Background of Text

On Civil Disobedience is a speech made by Mahatma Gandhi during one of his many addresses to his supporters and followers during his fight for India’s independence. In his endeavor to liberate India from British imperialism, Gandhi preached nonviolence or Ahimsa and truth, which he called Satyagraha, as a way of attaining lasting peace. His primary notion was the distinction between an individual and his deeds. Those that oppressed others were only adversaries that had not yet gotten wind of the truth. He aimed at convincing people to resist and attack the system but not the perpetrators of the evil tenets. Moreover, Gandhi believed that nonviolence could supersede all use of violence or force. He was the first to politically apply the principle of nonviolence on a large scale (Dambergs, Parker, & Honey, 2015).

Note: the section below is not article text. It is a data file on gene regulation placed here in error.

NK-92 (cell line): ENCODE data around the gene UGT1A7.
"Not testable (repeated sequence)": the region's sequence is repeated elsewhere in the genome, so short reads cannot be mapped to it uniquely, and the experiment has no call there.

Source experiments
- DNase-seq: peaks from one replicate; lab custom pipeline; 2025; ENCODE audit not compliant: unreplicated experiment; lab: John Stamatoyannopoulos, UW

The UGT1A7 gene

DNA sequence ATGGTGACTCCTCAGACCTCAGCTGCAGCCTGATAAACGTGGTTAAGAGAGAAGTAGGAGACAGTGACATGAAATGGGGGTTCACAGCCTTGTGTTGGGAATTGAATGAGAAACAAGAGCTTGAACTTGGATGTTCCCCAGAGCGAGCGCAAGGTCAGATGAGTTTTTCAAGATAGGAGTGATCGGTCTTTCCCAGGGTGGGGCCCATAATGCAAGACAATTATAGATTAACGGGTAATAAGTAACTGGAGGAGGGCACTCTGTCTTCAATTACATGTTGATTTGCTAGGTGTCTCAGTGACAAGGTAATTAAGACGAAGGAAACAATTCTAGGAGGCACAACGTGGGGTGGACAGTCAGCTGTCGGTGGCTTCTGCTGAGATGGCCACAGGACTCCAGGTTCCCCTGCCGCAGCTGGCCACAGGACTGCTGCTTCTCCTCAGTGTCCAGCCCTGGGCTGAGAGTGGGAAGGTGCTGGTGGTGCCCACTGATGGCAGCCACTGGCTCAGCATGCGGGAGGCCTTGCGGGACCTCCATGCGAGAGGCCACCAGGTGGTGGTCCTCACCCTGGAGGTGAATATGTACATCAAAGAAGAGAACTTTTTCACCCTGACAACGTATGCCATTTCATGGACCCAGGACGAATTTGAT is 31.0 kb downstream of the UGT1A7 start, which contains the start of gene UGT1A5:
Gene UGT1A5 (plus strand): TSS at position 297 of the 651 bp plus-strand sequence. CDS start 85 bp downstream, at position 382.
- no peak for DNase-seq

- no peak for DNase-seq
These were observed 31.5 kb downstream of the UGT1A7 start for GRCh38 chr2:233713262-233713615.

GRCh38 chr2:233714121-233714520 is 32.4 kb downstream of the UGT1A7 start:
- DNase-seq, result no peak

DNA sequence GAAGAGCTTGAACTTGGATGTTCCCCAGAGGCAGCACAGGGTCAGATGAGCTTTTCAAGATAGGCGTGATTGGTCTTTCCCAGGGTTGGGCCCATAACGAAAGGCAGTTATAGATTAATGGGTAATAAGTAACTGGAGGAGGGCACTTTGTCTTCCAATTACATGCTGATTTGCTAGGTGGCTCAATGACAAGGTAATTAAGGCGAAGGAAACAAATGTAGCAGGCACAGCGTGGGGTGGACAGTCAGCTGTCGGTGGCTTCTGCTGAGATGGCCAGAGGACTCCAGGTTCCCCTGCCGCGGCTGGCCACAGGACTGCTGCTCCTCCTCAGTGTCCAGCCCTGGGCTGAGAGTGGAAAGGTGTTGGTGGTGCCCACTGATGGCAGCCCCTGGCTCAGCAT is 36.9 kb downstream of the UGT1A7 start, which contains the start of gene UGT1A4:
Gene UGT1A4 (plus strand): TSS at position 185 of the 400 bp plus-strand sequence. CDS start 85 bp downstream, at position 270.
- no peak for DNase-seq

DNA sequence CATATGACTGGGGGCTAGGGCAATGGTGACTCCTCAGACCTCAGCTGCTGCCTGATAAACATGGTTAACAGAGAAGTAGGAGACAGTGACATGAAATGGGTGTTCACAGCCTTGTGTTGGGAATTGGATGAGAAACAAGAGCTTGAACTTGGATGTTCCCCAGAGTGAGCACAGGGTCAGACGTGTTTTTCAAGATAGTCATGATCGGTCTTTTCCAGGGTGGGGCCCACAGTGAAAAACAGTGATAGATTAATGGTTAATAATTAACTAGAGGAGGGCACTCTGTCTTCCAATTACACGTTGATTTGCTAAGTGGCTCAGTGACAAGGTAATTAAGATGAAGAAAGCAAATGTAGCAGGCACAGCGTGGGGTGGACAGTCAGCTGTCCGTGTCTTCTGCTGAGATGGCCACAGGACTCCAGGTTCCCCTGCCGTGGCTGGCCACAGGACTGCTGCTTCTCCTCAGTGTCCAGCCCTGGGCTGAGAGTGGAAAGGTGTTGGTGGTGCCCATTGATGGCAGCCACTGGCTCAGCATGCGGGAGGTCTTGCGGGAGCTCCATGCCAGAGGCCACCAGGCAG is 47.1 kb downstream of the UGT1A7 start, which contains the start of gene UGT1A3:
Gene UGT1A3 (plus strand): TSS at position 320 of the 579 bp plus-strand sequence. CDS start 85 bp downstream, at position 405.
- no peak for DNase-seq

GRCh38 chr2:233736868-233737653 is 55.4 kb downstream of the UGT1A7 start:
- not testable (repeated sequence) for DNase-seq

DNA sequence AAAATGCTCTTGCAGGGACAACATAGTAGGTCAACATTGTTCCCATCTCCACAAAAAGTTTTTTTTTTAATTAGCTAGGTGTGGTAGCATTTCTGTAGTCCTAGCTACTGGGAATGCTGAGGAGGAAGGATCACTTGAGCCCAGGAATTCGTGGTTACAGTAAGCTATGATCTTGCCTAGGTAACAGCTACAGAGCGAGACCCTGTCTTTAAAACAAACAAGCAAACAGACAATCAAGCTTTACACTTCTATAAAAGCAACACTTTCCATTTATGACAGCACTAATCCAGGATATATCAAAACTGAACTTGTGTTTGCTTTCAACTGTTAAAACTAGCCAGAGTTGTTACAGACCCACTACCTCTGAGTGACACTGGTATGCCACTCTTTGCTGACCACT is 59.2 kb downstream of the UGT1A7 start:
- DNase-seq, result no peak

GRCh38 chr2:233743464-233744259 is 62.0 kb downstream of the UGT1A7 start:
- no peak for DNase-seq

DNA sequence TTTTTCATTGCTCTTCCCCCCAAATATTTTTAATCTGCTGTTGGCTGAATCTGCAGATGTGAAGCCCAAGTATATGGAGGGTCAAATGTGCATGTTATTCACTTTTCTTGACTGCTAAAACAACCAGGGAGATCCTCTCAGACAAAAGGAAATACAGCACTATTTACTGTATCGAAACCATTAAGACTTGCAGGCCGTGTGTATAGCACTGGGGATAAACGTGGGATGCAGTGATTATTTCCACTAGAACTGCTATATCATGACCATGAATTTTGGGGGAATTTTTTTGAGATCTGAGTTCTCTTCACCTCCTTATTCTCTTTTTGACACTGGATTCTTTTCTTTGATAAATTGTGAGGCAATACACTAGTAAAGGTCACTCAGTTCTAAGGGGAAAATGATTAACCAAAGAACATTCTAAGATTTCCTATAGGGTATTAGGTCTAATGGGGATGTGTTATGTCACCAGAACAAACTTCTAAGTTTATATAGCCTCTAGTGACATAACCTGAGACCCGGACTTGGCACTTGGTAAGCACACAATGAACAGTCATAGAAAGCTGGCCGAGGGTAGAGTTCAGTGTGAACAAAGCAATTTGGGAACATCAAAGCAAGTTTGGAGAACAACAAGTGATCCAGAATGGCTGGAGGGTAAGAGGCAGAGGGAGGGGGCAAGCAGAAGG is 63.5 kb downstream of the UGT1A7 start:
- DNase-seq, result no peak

Gandhi’s speech on nonviolence adheres to his conviction of the ultimate need for selflessness. Indeed, he expressly states that people should fight injustices by suffering the corollaries of their mistakes and resisting all atrocious laws in a constant fight against violence and arrogance. Rather than retreating at the sight of violence, Gandhi urged his followers to remain committed to changing the wicked ways of the perpetrators of brutality through self-torture in the aim of establishing the truth (Rynne, 2015). The speech came amidst his realization that the Indian people and most of the leaders of the Congress had not acknowledged passivity as a doctrine.